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Gun Violence Is A Public Health Crisis

Steps we can take to reduce gun violence and promote de-escalation

In today’s world, violence is more common than it should be. Gun violence is among one of the most commonly discussed and fatal types of violence that can take place, especially in areas with high concentrations of people.

“Gun violence is a leading cause of premature death in the U.S. Guns kill more than 48,000 people a year, and firearm injuries were among the five leading causes of death for people ages 1-44 in the U.S. in 2022,” according to the American Public Health Association.

Gun violence is becoming a growing issue with Dr. Vivek Hallegere Murthy, the U.S. Surgeon General, recently labeling it as a public health crisis. Knowing that this is an issue, the next step should obviously be to resolve the problem.

De-escalation is a way to reduce and even prevent the amount of violence, including gun violence, that we see. De-escalation is defined by the Department of Homeland Security as “The use of communication or other techniques during an encounter to stabilize, slow or reduce the intensity of a potentially violent situation without using physical force, or with a reduction in force.”

Some communities such as communities of color more directly feel the effects of gun violence. Places like Chicago have many predominantly Black, highly populated and low-income areas where gun violence is heavily present.

“Many of these harms are disproportionately felt in our communities. Black individuals endure the highest rates of firearm homicides, while suicide rates are highest among veterans, older white individuals and younger American Indian and Alaskan Native people,” Murthy stated in a video.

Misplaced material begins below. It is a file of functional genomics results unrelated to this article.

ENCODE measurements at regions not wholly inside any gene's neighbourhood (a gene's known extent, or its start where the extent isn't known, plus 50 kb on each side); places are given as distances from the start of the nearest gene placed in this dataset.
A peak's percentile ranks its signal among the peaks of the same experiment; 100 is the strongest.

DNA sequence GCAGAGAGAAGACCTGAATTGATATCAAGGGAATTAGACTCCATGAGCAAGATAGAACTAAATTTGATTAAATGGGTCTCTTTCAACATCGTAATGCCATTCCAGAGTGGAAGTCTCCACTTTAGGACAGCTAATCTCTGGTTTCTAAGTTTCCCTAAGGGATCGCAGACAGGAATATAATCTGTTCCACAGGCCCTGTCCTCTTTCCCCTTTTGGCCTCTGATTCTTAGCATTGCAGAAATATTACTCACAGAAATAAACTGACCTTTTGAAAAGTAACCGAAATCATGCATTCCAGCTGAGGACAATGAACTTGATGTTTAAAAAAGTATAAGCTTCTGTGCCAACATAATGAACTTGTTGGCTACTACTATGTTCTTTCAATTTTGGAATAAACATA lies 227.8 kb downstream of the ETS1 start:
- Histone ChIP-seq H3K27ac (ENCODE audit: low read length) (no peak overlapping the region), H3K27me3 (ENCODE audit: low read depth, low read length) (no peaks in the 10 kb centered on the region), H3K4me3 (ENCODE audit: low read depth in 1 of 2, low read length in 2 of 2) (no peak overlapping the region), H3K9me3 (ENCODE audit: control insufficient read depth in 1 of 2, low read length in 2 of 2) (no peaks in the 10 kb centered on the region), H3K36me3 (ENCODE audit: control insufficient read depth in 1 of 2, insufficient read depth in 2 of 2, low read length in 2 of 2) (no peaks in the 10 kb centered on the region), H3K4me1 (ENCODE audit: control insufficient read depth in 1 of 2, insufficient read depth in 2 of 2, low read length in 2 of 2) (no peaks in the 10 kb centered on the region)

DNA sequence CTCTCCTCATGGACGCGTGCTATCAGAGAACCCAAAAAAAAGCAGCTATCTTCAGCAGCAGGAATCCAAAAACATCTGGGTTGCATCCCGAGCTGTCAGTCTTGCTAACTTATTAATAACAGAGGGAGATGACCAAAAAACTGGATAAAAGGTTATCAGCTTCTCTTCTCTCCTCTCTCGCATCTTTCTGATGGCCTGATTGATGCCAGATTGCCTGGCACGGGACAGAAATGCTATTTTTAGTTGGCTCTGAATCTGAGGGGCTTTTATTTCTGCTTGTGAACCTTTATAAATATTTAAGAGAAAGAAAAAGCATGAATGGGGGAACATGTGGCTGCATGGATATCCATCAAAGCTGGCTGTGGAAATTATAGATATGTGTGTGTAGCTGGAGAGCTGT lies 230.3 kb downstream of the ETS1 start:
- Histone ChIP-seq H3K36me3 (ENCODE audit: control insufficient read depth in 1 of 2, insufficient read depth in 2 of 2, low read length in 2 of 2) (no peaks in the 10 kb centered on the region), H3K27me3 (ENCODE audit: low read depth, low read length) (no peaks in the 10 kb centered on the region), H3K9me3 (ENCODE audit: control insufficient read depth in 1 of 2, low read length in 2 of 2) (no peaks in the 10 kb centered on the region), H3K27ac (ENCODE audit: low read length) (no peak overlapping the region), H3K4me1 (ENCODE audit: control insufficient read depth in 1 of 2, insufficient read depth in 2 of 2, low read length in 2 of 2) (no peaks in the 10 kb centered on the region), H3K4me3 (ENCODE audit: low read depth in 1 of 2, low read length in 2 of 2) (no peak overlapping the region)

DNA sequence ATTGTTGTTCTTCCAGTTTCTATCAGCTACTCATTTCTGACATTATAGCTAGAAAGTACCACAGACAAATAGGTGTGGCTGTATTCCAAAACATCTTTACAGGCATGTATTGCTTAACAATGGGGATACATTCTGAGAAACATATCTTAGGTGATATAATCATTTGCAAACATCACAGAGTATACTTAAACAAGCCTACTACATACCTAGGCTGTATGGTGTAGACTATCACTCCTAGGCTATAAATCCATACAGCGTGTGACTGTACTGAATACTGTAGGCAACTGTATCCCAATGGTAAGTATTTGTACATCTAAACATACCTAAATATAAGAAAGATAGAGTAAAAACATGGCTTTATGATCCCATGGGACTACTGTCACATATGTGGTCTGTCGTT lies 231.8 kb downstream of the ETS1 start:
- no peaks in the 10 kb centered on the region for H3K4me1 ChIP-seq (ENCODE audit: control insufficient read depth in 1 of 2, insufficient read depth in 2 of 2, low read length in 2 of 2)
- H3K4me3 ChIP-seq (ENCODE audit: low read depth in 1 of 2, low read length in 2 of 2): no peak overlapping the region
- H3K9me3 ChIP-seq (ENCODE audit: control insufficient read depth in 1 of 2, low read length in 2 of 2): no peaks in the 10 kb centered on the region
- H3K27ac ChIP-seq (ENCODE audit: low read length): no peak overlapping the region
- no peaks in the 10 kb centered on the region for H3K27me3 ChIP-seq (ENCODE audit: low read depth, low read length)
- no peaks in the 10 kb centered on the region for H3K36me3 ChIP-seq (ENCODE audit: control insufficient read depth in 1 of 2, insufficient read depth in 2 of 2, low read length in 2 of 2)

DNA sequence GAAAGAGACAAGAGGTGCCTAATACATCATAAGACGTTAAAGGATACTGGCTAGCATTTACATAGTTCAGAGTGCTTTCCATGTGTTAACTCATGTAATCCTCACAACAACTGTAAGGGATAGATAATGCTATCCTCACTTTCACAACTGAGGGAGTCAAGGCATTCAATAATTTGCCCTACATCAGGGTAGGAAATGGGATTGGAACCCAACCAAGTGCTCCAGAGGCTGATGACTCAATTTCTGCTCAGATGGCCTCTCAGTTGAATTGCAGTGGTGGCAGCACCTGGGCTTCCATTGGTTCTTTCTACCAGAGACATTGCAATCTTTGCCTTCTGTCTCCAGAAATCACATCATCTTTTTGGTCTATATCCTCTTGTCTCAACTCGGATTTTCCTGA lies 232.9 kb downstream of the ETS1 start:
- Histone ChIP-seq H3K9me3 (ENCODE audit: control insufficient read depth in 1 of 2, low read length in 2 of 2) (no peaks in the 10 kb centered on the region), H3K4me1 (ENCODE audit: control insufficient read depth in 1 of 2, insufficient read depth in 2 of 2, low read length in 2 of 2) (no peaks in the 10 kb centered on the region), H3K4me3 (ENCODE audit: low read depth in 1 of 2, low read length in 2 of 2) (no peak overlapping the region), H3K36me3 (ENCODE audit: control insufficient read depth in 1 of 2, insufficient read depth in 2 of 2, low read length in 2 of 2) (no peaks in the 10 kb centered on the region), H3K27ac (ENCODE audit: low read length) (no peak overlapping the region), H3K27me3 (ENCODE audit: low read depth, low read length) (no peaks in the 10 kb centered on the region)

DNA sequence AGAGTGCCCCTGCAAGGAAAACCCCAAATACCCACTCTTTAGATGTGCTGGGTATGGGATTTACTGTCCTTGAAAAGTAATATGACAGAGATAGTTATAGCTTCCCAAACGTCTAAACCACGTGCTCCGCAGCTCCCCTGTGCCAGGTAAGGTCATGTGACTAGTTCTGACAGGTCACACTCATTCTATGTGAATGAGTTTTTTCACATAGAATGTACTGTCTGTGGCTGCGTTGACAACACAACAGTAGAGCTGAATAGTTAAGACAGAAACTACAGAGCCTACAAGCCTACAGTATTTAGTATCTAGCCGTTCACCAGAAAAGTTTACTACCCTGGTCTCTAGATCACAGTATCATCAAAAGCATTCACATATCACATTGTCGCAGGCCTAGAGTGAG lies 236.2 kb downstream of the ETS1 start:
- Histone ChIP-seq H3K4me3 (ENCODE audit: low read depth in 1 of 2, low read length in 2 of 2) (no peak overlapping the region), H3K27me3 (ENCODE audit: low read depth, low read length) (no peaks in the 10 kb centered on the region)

Though this issue is one that becomes progressively worse over time, that doesn’t mean it can’t improve in the future.

Murthy’s advisory also stated that “A public health approach can guide our strategy and actions, as it has done in the past with successful efforts to address tobacco-related disease and motor vehicle crashes. It is up to us to take on this generational challenge with the urgency and clarity the moment demands. The safety and well-being of our children and future generations are at stake.”

It’s all of our responsibility to take part in the action to de-escalate and prevent violence. In honor of Gun Violence Awareness Month, please consider the following ways to practice de-escalation:

*Remaining calm and neutral

In situations of high tension and danger, the best thing to do is remain as neutral as possible. This contributes to diffusing an issue rather than creating a larger one. Remaining calm and neutral helps the person who is at risk of harming themselves or others regulate their emotions.

*Allow time and space for decisions to be made

When in high-stress situations, it’s easy to quickly react without fully analyzing the problem and coming to the best solution. Sometimes it’s good to take a step away from the situation to give yourself time to have a clearer mind and make decisions that don’t put yourself or others in danger.

*Be willing to listen

You never know the reasoning behind someone’s actions until you listen to them speak. By listening to a person’s feelings instead of the facts of the situation, it’s easier to bring a person back down to a calmer level and help them think of a more suitable action than violence.

To learn more about de-escalation and prevention, check out the Change Chi platform and wearorange.org.

 

By Cierra Lemott, Columbia College Chicago Alumni

Instagram: @cece.kodak / @kodakscamera

X: @LemottCierra

*Jada Strong contributed to this article.

 

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Written by Cierra Lemott

I'm a professional procrastinator and my hobbies include sleeping, eating, and Netflix binging.

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